BCBS Sets New Standards for Green Office Buildings
The new office tower headquarters for Blue Cross Blue Shield (BCBS) in Rhode Island was designed to meet national goals for efficiency and sustainability, while encouraging good health and morale for its workforce, reports Providence Journal.
Blue Cross officials told the Providence Journal that their building promotes a healthy economy and a healthy environment and that it will save $25 million over 23 years.
The $90-million, ($125 million including furnishings and “soft” costs such as fees and engineering) 13-story green building is expected to recover the additional costs in a relatively short time by saving on electricity, paper, natural gas and water, reports the newspaper.
Green features include a green roof, special compost and recycling stations, and big tanks on the top floor to collect 6,000 gallons of storm water and supply it to the air conditioning system, which reduces runoff of pollution and the use of potable water, reports Providence Journal.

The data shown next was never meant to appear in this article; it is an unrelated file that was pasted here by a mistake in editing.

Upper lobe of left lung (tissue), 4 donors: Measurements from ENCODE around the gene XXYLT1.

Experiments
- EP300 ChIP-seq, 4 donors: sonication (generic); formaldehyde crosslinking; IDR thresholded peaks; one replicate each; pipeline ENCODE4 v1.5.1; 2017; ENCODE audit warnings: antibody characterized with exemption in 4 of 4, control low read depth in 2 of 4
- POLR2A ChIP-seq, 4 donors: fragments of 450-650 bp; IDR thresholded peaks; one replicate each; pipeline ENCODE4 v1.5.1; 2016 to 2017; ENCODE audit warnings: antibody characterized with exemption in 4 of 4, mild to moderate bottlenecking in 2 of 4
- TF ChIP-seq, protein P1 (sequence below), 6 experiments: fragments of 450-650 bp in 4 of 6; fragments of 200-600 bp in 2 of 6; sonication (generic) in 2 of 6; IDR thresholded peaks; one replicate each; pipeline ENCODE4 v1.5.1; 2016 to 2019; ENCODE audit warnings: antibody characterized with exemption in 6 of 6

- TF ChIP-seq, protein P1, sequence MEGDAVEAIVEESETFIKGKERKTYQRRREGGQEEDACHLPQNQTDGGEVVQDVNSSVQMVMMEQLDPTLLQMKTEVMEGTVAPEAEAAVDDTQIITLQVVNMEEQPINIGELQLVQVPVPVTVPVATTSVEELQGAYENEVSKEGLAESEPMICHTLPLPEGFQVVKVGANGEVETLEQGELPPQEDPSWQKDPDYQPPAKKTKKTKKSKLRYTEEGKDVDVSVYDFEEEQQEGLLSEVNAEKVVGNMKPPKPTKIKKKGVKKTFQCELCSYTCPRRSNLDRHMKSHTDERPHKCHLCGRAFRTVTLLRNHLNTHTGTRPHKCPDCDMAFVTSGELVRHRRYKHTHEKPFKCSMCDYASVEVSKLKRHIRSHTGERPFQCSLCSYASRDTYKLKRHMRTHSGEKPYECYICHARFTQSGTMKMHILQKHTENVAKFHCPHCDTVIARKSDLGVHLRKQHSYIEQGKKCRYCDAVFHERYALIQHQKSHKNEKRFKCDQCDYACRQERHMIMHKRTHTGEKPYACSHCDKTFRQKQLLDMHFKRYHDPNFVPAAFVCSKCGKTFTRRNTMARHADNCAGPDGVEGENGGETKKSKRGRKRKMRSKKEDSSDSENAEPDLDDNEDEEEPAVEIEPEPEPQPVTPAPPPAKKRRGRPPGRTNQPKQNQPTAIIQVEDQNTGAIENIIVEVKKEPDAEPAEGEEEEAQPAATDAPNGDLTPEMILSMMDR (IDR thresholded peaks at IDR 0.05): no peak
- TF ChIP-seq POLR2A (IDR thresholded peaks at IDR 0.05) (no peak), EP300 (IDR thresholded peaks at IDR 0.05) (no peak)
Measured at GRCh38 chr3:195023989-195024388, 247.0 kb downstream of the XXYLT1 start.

To save water, toilets have buttons that provide a choice in how much water is flushed, and all furnishings are recycled or recyclable. The building also has plenty of light from nine-foot windows with low sills for “daylight harvesting.”
James E. Purcell, Blue Cross president and chief executive officer told the Providence Journal the green features cost about $1 million extra but the company will recoup the money quickly. Energy savings alone will be more than $160,000 annually, reports the newspaper.
The Blue Cross building is the latest in a stream of “green” buildings completed recently in Rhode Island, reports Providence Journal, aimed to meet the U.S. Green Building Council’s Leadership in Energy and Environmental Design (LEED) building standard.
Other examples cited in the article include the recent opening of a new $60-million headquarters for FM Global in Johnston, a $14-million library at the University of Rhode Island’s Bay Campus, and a $59-million biotechnology center at URI’s Kingston campus.
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